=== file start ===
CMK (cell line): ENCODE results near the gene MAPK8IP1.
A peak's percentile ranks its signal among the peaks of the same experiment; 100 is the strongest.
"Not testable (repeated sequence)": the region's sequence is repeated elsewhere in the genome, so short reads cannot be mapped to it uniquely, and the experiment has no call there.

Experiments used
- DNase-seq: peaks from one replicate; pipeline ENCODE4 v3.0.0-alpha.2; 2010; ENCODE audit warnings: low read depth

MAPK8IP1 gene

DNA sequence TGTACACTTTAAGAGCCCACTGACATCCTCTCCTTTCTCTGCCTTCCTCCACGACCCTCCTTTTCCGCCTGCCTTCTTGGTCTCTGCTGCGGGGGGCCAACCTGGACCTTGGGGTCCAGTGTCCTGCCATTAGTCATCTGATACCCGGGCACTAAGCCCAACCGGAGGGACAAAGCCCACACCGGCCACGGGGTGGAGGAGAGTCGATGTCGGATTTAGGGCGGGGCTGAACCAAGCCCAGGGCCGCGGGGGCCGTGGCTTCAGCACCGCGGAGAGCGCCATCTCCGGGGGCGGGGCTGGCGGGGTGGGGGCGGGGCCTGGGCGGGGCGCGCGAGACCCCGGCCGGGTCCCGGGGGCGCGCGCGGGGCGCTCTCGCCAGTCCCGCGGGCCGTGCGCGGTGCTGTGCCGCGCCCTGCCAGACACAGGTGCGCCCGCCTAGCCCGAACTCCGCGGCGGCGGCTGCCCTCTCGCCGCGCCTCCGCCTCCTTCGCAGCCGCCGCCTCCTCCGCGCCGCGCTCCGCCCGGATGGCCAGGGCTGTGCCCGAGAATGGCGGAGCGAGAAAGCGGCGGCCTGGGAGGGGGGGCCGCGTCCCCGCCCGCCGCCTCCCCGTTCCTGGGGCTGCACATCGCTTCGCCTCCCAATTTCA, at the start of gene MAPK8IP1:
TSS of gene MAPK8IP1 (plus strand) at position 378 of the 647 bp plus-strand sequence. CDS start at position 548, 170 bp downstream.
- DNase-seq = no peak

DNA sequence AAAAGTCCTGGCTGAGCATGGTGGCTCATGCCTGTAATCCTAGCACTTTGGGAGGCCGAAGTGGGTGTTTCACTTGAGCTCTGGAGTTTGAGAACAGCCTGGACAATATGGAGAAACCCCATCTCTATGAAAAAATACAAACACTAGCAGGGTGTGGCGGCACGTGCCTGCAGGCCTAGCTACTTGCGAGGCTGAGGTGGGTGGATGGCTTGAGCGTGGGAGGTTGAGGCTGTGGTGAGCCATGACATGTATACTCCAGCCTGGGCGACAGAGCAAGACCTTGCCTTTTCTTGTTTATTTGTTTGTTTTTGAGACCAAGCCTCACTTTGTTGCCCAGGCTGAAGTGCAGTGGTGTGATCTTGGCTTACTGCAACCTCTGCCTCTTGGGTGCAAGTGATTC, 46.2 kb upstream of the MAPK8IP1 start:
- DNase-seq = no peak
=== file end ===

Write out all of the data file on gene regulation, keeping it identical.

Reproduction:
CMK (cell line): ENCODE results near the gene MAPK8IP1.
A peak's percentile ranks its signal among the peaks of the same experiment; 100 is the strongest.
"Not testable (repeated sequence)": the region's sequence is repeated elsewhere in the genome, so short reads cannot be mapped to it uniquely, and the experiment has no call there.

Experiments used
- DNase-seq: peaks from one replicate; pipeline ENCODE4 v3.0.0-alpha.2; 2010; ENCODE audit warnings: low read depth

MAPK8IP1 gene

DNA sequence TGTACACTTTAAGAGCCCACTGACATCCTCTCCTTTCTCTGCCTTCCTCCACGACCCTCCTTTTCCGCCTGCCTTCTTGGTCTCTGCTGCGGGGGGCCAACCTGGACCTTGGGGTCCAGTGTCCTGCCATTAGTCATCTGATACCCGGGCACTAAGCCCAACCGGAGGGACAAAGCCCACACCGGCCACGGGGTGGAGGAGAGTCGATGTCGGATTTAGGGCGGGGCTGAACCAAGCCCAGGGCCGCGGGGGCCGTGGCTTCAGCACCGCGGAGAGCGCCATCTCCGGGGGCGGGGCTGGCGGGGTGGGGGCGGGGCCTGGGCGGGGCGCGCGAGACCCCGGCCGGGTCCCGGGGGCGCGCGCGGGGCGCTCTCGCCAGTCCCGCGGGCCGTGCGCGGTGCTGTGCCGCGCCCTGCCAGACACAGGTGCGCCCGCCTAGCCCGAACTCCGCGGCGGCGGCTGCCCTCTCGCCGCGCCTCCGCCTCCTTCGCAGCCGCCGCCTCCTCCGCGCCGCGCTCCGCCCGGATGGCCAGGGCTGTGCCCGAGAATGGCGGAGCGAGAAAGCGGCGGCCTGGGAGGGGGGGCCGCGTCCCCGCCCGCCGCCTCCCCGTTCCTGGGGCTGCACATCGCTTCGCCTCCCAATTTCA, at the start of gene MAPK8IP1:
TSS of gene MAPK8IP1 (plus strand) at position 378 of the 647 bp plus-strand sequence. CDS start at position 548, 170 bp downstream.
- DNase-seq = no peak

DNA sequence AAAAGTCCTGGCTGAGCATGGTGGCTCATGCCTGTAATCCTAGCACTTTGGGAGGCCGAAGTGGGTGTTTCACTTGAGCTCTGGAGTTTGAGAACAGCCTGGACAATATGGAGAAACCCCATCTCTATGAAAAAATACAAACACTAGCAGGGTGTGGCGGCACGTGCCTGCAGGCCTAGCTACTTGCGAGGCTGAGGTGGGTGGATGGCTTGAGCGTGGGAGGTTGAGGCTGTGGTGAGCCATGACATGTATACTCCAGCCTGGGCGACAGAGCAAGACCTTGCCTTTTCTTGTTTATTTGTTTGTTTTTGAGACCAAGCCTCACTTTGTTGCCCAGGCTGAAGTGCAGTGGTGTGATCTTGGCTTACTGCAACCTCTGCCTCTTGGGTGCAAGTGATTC, 46.2 kb upstream of the MAPK8IP1 start:
- DNase-seq = no peak